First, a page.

Let's Talk Bamboo
More Importantly, How to manage bamboo. Bamboo is more fun to pronounce than it has any right to be. It is a beautiful plant, very unique in its own way. It's often seen as a great addition to any garden or landscape, but effective bamboo containment is critical to control its spread.
While bamboo has many qualities, screening and providing privacy, its roots known as rhizomes spread faster than most other plants, which are aggressive, ultimately dislodging pavings and interfering with other built structures. A rhizomatous perennial, bamboo has a comparatively shallow root system whose habit is to spread laterally instead of producing vertical taproots like many trees.
The Bamboo Variety
There is a lot to understand about bamboo before making it an addition to your garden. Bamboo comes in plenty of varieties (around 1,400 species). All bamboo can spread, and even the clump-forming bamboo can become a menace in the wrong situation.
Runners vs Clumpers
Bamboo roots are divided into runners and clumpers. Akin to their name, runners spread extensively, parallel to the ground, and can extend 8 metres or more. As far as containment goes, running bamboo is the most difficult to handle. It is only after runners have established that shoots start appearing above ground. For this reason, waiting for the shoots to appear so that they can be controlled is fighting a losing battle. However, clump-forming bamboo is more compact and does not spread as much or as rapidly, sometimes making them easier to remove or control. That said all bamboo must be managed and ideally contained, even clump-forming varieties.
Popular ways of Containing Bamboo
There are several possible approaches to effective bamboo containment to control the spread of bamboo, each with a varying degree of success:
- Installing bamboo root barrier around the plant (recommended)
- Digging a trench around the bamboo growth, so the bamboo rhizome is shallower than the trench (not practical)
- Planting bamboo in a trough lined with a suitable root barrier (ideal if done correctly)
- Manually controlling the root spread by pruning (not practical as the bamboo is likely to win!)
What is a Bamboo Barrier?
Well, it is exactly what it sounds like. A barrier is placed around the bamboo growth to prevent the roots from spreading outside the desired area. A trench is dug around the area, making sure it is deeper than the bamboo roots.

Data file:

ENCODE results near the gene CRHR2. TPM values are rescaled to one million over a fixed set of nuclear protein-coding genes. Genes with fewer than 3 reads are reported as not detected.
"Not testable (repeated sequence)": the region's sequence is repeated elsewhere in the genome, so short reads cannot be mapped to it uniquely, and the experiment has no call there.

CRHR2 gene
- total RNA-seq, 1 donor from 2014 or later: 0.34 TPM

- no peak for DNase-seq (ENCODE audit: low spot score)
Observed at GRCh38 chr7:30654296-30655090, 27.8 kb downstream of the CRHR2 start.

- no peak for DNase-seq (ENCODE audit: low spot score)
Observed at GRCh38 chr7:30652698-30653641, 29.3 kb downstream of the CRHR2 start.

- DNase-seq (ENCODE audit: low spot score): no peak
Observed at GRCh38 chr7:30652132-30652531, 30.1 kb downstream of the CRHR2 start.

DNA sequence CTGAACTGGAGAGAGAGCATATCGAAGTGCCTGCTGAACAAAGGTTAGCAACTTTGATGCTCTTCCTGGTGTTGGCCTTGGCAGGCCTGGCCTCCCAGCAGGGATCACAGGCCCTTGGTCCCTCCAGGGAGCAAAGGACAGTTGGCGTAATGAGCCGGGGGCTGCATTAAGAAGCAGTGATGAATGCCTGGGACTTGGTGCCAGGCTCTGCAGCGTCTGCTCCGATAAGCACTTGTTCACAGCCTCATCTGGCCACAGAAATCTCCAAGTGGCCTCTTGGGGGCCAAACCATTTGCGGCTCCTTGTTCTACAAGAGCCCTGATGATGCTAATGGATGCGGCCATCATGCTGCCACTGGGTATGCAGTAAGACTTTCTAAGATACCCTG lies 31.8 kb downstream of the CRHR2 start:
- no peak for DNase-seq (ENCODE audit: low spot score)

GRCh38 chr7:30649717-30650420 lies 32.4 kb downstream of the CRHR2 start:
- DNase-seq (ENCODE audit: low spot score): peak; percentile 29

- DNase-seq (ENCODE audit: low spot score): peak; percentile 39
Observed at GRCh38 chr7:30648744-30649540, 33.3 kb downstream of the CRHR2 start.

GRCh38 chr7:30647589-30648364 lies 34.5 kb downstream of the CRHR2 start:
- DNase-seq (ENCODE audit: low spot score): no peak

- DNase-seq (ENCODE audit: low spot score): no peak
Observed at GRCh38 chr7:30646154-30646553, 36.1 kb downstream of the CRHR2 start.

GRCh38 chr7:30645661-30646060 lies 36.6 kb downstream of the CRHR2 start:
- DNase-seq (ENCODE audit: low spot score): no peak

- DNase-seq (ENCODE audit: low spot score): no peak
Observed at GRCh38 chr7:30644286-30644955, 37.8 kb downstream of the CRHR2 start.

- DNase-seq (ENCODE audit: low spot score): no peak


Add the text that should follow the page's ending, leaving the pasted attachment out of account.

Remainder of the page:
The question is, what is the barrier made out of? There have been wooden, concrete, and metal barriers used, with all proving ineffective over time. Wooden barriers are prone to rotting, concrete is prone to cracking, and metal is prone to rust (which in itself is a health hazard). With all these materials, the strong root tips of the bamboo eventually find their way through and continue spreading.
Choosing the Right Bamboo Root Barrier
The HDPE root barrier blocks the roots from growing laterally in a particular direction. It is a flexible root barrier available in a range of sizes, with varying widths depending on your specific requirements. The best bamboo root barriers to manage containment have the following characteristics;
- Tensile Strength: Choose a barrier with over 1100 N resistance
- Puncture Resistance: the CBR value must be over 5000 N
- UV resistance: Bamboo barrier must protrude above ground, and at this point, you need a barrier with resistance to degradation from sunlight
- Flexibility: while the barrier must be strong, it must be flexible so to work around buried objects, foundations, and other built structures
Installing a Root Barrier to manage Bamboo
Preparation is essential for a successful root barrier installation. For example, how deep do the roots go into the ground? Whatever the answer to this question is, you need to add about 20cm, giving the ideal depth of the barrier. For example, roots that go 30cm deep require a minimum barrier depth of 50cm. This additional depth makes sure that the roots do not find a way around the barrier even if they try going deeper into the ground. In addition, rhizomes can survive above ground and will hop over a root barrier if not installed or regularly inspected. An up stand of 10cm is therefore recommended. With this established, the installation process is as follows:
- Dig a trench around the bamboo growth or the desired area. This trench should be 10cm shorter than the length of the barrier to leave a part of it above the ground.
- Place the barrier inside the trench, making sure all individual parts of the barrier overlap at least 10cm. Then, use HDPE sealant tape both vertically and horizontally to connect the seam.
- Refill the trench. The root barrier should be inspected annually or bi-annually for damage or for roots that have worked themselves over the top of the barrier. Follow this simple process, and congratulations! You have effectively installed a root barrier for the effective containment of bamboo.